Cheap eats abound in this city by the sea – just watch the seagulls in the warmer months, as they are prone to sneak in for a nibble when no one is looking. Who's to blame ‘em? These pesky birds know how good Maine food can be!
For Everybody's Dining Budget
Sure, Maine has its fair share of fine dining
experiences but it is also possible to visit the state and eat delectable (not to mention, cheap) treats. A visit to Maine would not be complete without indulging in a 'Real Italian Sandwich' at Amato's. Amato's, founded in 1902 by Giovanni Amato, is the home of the Italian sandwich, an open-faced sandwich made with fresh veggies, cheese, and your choice of cold cuts. Try the turkey Italian with salt, pepper and oil ($6.79); it's enough for two. Though you'll be dodging the occasional falling oily olive (one always seems to find its way into your lap – just give yourself up to this inevitability), the sandwich is quintessentially Maine (though Amato's has locations in New York, Vermont and New Hampshire, they are few and far-between). The soft Italian bread, mixed with the freshest veggies, was originally made for those "hungry workers on Portland's waterfront” but quickly became an epicurean phenomenon while maintaining its affordability.
Diner Heaven ("Nothin' finah")
Gourmet Magazine referred to Portland's Becky's Diner
as a "piece of diner heaven,” and given the motto of the diner ("Becky's Dinah, Nothin' Finah” – pronounced with a thick Maine accent, of course), it seems the diner's confidence confirms its status. Try the haddock chowder (the large bowl goes for $6.25, the small for $5.25), and, if you fall in love, the recipe is on their website. The whoopie pie ($2.00) is also on the menu, a Maine original. Occasionally referred to as the "BFO” (the "Big Fat Oreo”), this Maine treat gets its name from the excitement of Amish farmers; the story goes that, overwhelmed with joy at finding the dessert in their lunch, they would exclaim, "Whoopie!” You'll be exclaiming the same after dining at Becky's, a Portland staple.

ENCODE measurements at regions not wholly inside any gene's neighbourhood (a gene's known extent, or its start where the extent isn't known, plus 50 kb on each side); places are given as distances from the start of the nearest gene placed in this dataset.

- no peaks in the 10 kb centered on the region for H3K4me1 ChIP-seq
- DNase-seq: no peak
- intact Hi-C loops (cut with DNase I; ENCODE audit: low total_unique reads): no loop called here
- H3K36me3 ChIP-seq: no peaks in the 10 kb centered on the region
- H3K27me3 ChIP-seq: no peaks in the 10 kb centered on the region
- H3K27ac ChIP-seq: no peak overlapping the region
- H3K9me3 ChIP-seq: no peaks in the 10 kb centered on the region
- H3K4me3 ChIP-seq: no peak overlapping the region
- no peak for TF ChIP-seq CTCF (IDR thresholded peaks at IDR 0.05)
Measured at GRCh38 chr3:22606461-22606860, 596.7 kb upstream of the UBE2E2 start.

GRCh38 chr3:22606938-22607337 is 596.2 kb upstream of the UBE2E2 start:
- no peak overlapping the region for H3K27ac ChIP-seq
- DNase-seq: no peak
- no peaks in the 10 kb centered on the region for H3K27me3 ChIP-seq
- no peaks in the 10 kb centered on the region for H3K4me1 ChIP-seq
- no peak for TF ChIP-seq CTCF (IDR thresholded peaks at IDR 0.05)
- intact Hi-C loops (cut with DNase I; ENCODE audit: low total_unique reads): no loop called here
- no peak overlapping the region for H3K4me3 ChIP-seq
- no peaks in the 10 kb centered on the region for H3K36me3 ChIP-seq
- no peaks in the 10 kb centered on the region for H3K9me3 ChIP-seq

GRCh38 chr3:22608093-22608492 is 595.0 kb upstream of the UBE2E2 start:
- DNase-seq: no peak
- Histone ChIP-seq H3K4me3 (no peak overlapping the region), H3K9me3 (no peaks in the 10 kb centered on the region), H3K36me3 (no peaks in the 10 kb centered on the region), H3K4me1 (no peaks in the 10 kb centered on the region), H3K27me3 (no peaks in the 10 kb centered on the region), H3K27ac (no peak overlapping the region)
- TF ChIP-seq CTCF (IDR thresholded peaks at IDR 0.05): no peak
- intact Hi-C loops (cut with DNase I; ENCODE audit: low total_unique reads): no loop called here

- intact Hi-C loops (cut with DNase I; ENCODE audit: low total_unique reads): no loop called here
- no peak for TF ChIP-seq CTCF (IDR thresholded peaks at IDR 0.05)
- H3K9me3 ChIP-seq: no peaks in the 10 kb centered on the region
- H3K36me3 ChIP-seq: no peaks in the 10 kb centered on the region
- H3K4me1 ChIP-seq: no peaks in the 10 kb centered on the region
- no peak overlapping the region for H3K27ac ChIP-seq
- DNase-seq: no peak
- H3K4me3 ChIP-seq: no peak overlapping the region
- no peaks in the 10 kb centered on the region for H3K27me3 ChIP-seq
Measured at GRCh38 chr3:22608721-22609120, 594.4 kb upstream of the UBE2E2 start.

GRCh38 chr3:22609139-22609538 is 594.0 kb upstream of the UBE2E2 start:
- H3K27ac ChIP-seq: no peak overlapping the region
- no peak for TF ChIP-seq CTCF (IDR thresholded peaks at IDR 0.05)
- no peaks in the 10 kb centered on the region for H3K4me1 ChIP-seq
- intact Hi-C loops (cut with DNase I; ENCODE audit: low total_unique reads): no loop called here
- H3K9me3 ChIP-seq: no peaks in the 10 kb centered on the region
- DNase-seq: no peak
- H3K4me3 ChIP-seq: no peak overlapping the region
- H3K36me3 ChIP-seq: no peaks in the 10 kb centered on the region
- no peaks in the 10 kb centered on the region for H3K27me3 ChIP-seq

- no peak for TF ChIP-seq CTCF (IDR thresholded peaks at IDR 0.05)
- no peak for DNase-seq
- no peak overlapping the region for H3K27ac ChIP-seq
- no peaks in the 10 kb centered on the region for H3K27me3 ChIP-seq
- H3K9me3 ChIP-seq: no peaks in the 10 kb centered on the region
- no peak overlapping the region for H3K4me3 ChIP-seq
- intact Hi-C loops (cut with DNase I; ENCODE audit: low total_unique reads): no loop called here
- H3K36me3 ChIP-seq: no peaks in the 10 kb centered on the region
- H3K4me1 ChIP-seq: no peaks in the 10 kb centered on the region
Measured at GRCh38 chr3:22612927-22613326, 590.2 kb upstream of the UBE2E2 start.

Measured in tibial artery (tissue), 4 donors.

Seafood - Lobster, Chowder, and beyond
If seafood (and chowder especially), is what you're after, Portland is the place to be. At Gilbert's Chowder House
, chowder is the name of the game – bread bowls of clam, fish and corn chowder with chicken go for $7.25, seafood or seafood chili bowls are $8.25. Medium bowls are still filling and completely affordable at $5.50. Gilbert's also has a myriad of seafood entrees and an unbeatable view of the harbor to boot.
Not far from Gilbert's is Portland Lobster Company, known for its lobster rolls (market price). If you're craving lobster but aren't in the mood to pick, poke and crack for meat, try the lobster bisque, a rich and creamy soup made with tender Maine lobster ($7.99). Munching on crispy fried haddock and french fries under the warm Maine sun is priceless – the fish & chips "all you can eat” special on Fridays is not, but it's still cheap at $10.49.
Summer mornings in Maine could very well be the inspiration for the state's tag, "Vacationland.” Though there are many reasons to visit, a stroll through Portland on a July morning is obviously one. Stop by the Porthole Restaurant for a cup of coffee and a bagel, a nice break from your daily seafood diet. Portland's restaurants are vibrating with community; at the Porthole, you can come for breakfast and return for a taste of Portland's nightlife, as local bands are always on the calendar.